I celebrated a birthday this week, and as I’ve done for many years, I set aside some time for reflection. I was thinking about all the things that were integral parts of my life that are totally unknown to my students: slide rules, adding machines, princess phones, remoteless television, typewriters, pagers, black boards and chalk, dittos, reel to reel tape recorders, encyclopedias, propeller planes …
I was thinking about the things they know that I’m not at all interested in and things they’ll know that I will never understand.
And then I was thinking about things that are the same. My students still have the insecurities, the hopes, the optimism that high school students have always had. They still believe in the American dream, family, opportunity and success.
They still think their parents aren’t very “with it” and their teachers and school are a necessary “evil.” Their insecurities are challenged on a much bigger level with social networking overtaking their lives. But they also want to find the right person to spend the rest of their lives with and the right job to bring financial stability and personal satisfaction. They want to be happy.
I was an army brat and in my high school years, my time on the telephone was limited to the length of time it took sand to pass through an egg timer. There were bigger matters than my social life and my father was on call 24/7. National safety took precedence over my friends and possible boyfriends.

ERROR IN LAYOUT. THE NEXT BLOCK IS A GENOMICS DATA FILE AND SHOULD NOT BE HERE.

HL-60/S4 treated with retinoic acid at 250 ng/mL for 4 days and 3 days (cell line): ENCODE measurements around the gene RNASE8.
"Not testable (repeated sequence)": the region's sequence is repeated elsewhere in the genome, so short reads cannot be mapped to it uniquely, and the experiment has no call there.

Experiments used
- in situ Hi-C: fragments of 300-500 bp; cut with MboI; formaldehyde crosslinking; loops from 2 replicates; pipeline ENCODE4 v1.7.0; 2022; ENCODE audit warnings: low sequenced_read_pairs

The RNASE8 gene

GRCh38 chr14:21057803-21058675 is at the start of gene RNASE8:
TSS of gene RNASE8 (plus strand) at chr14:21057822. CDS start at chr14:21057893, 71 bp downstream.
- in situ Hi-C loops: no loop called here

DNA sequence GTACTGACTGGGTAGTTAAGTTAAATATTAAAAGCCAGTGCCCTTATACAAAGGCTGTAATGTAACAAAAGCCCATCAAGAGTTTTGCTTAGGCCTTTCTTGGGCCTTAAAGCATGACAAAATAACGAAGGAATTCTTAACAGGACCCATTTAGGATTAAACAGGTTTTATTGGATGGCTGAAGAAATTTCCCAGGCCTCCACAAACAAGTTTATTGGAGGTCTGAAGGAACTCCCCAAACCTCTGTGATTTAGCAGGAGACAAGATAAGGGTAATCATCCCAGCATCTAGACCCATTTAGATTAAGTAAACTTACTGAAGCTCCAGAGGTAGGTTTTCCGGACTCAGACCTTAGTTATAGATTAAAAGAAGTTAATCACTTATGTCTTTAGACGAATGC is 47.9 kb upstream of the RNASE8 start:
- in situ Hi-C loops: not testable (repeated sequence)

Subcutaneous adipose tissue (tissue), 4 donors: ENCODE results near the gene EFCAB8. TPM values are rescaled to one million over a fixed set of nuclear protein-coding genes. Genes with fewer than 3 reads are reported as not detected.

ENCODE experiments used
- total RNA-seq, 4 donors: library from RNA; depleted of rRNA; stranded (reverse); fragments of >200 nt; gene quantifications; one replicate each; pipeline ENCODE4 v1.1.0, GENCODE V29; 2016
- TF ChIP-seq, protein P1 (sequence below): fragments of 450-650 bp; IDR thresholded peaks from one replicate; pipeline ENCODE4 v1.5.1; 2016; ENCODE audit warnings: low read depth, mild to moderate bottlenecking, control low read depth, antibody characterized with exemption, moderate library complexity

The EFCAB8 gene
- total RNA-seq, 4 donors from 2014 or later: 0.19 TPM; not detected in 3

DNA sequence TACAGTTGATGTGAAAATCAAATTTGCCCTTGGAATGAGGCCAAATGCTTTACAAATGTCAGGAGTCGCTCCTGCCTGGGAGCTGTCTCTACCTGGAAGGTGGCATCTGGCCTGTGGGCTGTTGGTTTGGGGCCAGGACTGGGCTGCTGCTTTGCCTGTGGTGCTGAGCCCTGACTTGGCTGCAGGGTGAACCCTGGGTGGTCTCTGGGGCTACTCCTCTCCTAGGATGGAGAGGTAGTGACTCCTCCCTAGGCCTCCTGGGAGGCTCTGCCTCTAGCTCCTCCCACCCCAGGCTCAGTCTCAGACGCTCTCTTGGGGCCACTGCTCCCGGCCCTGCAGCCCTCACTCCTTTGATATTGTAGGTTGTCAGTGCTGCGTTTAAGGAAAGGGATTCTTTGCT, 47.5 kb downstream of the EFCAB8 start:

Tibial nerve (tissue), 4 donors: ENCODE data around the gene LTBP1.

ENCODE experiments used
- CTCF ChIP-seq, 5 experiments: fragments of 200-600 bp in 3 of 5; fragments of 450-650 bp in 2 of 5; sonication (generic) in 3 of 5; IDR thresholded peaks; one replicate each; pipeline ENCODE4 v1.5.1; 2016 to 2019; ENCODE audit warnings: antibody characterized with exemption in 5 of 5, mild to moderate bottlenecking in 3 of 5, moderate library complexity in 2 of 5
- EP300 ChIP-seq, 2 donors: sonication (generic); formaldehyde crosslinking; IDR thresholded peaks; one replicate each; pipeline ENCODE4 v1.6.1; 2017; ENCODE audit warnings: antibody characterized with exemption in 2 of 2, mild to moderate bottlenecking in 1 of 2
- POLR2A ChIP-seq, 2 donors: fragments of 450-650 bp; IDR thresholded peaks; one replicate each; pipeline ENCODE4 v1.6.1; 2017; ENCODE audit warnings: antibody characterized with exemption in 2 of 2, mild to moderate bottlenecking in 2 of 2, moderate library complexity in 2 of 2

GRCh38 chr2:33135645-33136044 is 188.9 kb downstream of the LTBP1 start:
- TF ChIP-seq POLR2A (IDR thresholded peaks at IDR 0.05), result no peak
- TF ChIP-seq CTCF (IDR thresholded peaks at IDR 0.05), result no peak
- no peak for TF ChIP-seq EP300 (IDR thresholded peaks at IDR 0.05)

In a time of incredible freedom and independence with our youths, I marvel at how much they remain the same as teenagers 40-plus years ago. They know things and take for granted things about drugs, promiscuity, violence, death — things I didn’t know about or think about until I was much older.
But they remain optimistic and fun-loving and kind.
My adult life hasn’t changed very much. I’ve always been a teacher — we are all teachers. My weekends — even my birthday weekend — have always been dominated by grading, planning and reading.
I’ve said several times that this year is almost like being a brand-new teacher again — except the kids are relatively the same. And that’s what brings my optimism and my happiness and my joy … and my gratitude!
As hard as I am on them, as frustrated as they might make me, as worried as I sometimes am for their safety and their future, they are a wonderful gift. It was a good birthday.
Wenatchee resident Nancy Coolidge is a classroom teacher, radio personality and director of several Sylvan Learning Centers. You can ask her a question by posting a comment on her Good Habits, Great Grades blog at wenatcheeworld.com or by emailing firstname.lastname@example.org.